• When positioning text on the screen, avoid placing it in areas where closed captions will appear, since cluttered text can be difficult to read.
  • Be mindful of your color choices. (Find more on this topic in Step 5.)
  • Ensure your videos are safe for those with photosensitivity by avoiding rapid transitions or bright flashes in succession, which can cause epileptic seizures or affect people with ADHD, autism, and those in concussion recovery. Use tools to prevent this from happening.
  • Consider representation by casting people with disabilities in your video content or utilizing animated characters. This won’t make your content inherently more accessible, but it will help disabled viewers see themselves represented in your message.

5. Make the right color choices

Color vision deficiency affects nearly 7.4% of the population in the United States, meaning your choice of colors could keep 7.4% of people from fully enjoying the content that you create.

Those with color vision deficiency, or color blindness, are often unable to clearly distinguish between red, blue, and green. While you may not be able to rebrand or cut certain colors, you can avoid layering red, blue, and green in visuals where these colors aren’t critical to understanding the message.

Color contrast is also important for making web content accessible. It’s a good idea to use a contrast checker to make sure your text and background combinations are readable by those with color vision deficiency. Contrast requirements vary depending on the size of the text, so be as precise as possible when using a contrast tool.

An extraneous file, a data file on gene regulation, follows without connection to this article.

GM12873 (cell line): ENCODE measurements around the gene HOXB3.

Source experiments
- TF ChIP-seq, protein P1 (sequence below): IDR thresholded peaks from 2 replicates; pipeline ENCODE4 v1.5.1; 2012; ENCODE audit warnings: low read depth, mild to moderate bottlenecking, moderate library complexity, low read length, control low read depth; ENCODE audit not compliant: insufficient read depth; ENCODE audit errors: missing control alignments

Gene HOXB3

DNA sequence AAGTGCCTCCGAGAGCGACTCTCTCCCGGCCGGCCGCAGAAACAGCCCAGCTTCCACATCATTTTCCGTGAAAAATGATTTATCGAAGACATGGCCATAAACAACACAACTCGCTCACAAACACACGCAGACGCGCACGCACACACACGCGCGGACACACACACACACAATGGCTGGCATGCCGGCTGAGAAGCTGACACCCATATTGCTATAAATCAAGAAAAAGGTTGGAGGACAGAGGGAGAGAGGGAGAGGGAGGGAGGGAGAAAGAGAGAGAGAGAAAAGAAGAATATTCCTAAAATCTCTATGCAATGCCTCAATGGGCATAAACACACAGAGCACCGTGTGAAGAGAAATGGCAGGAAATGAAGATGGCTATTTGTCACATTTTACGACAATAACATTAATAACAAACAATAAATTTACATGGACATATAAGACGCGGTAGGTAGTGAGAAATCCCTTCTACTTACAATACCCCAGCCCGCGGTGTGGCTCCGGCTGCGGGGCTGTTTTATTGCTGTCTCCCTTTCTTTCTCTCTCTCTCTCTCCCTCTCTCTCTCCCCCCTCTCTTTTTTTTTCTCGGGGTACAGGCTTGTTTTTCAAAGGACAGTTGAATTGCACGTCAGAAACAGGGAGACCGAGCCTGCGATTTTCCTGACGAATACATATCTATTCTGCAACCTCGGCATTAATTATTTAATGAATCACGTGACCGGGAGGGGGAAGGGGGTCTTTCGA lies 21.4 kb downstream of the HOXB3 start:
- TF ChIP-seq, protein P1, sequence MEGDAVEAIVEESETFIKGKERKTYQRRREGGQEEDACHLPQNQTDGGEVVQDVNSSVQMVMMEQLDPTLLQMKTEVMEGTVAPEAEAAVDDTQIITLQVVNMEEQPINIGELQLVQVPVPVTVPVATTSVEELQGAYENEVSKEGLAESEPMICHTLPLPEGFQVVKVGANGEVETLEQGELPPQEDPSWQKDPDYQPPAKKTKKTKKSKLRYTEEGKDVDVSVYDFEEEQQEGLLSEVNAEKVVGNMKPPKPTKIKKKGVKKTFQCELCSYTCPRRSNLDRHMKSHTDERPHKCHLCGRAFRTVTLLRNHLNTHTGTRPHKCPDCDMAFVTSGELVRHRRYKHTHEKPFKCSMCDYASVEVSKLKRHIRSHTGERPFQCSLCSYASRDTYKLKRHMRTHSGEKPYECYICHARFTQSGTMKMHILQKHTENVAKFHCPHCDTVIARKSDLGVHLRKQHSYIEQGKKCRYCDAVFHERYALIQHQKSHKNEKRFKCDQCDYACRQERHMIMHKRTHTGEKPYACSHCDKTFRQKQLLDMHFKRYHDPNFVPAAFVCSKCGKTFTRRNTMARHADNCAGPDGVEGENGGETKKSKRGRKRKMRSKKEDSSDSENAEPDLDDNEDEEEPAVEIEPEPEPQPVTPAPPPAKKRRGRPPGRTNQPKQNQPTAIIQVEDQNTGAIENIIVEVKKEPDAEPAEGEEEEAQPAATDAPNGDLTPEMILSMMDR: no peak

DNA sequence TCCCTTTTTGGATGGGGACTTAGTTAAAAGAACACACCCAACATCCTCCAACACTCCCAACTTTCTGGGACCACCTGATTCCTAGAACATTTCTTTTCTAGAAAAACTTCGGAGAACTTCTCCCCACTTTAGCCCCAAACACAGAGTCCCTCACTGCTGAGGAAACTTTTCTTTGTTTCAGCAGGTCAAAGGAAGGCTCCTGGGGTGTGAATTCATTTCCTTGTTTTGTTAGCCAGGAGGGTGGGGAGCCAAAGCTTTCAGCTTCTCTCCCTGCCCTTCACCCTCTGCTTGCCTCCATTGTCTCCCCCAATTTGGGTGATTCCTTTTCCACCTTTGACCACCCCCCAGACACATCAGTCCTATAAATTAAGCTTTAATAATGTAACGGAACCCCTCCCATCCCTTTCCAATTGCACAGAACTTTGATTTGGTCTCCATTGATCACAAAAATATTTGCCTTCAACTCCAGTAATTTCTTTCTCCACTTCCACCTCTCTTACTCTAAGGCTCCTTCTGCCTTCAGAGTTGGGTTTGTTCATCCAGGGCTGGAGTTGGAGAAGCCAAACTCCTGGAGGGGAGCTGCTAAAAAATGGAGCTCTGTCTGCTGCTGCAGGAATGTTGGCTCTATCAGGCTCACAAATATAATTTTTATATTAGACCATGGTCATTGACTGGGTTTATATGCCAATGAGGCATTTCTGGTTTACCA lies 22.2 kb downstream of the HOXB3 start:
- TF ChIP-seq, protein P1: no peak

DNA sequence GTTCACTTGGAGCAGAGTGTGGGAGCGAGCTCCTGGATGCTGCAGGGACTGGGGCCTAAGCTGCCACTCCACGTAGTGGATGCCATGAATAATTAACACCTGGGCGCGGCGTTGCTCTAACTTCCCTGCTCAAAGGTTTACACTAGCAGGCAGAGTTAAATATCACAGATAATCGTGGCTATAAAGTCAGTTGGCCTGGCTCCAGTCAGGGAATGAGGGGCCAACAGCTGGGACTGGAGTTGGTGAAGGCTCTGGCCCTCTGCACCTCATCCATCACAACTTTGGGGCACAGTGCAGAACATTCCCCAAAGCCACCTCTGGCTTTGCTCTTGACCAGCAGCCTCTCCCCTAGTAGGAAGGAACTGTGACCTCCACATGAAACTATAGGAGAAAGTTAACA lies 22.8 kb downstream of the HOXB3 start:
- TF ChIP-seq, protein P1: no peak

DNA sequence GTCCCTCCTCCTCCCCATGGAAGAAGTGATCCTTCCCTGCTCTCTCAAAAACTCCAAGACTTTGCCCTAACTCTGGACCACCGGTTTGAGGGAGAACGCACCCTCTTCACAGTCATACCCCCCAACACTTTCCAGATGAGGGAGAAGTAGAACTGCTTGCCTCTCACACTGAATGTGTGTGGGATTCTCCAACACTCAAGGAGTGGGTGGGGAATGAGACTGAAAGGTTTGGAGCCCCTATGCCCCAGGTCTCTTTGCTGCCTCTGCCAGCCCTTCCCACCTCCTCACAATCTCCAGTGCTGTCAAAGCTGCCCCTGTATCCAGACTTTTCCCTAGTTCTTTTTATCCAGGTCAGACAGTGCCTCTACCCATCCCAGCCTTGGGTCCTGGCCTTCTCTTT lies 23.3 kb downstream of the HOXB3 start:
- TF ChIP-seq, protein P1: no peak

6. Remove autoplay from videos

Autoplaying content on sites can be distracting and impeding for people with certain disabilities. Screen-reader users would be unable to hear the page text because the video’s audio would automatically play over the screen reader’s audio. Those with focus problems might find themselves distracted and overwhelmed by spontaneous video or audio content.

When you upload or embed videos, make sure they’re set to play only when clicked. This ensures that your viewers receive the experience that best fits their needs.

Creating accessible content for all

For many institutions, creating accessible content is the law, and it’s best practice for all. Everyone benefits from more inclusive content. And as training grounds for the next generation of leaders, institutions of higher learning have a prime opportunity to role model what “good” looks like for accessible, inclusive digital content.

Vyond strives to empower creators with the ability to make video content that’s consumable by everyone. Try Vyond for 14 days to see how easy it is to start creating your own animated accessible videos.

Learn more about accessibility in online learning

This on-demand webinar breaks down the why and how of accessible online course design so you can design with all of your students in mind.